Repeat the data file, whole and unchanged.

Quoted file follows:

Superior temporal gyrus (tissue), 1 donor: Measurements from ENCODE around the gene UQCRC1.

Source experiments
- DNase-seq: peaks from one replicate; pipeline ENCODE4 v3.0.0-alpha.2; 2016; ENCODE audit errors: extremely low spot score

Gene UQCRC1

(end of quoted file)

Superior temporal gyrus (tissue), 1 donor: Measurements from ENCODE around the gene UQCRC1.

Source experiments
- DNase-seq: peaks from one replicate; pipeline ENCODE4 v3.0.0-alpha.2; 2016; ENCODE audit errors: extremely low spot score

Gene UQCRC1